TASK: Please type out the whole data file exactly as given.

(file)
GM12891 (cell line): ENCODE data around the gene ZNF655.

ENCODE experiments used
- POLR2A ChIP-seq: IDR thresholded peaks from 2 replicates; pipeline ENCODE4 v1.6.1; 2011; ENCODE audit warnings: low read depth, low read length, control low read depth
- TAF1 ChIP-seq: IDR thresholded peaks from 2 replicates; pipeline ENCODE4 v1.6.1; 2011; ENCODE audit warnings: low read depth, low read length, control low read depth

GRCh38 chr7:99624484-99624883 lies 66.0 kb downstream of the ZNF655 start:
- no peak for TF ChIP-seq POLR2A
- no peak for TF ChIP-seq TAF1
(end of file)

GM12891 (cell line): ENCODE data around the gene ZNF655.

ENCODE experiments used
- POLR2A ChIP-seq: IDR thresholded peaks from 2 replicates; pipeline ENCODE4 v1.6.1; 2011; ENCODE audit warnings: low read depth, low read length, control low read depth
- TAF1 ChIP-seq: IDR thresholded peaks from 2 replicates; pipeline ENCODE4 v1.6.1; 2011; ENCODE audit warnings: low read depth, low read length, control low read depth

GRCh38 chr7:99624484-99624883 lies 66.0 kb downstream of the ZNF655 start:
- no peak for TF ChIP-seq POLR2A
- no peak for TF ChIP-seq TAF1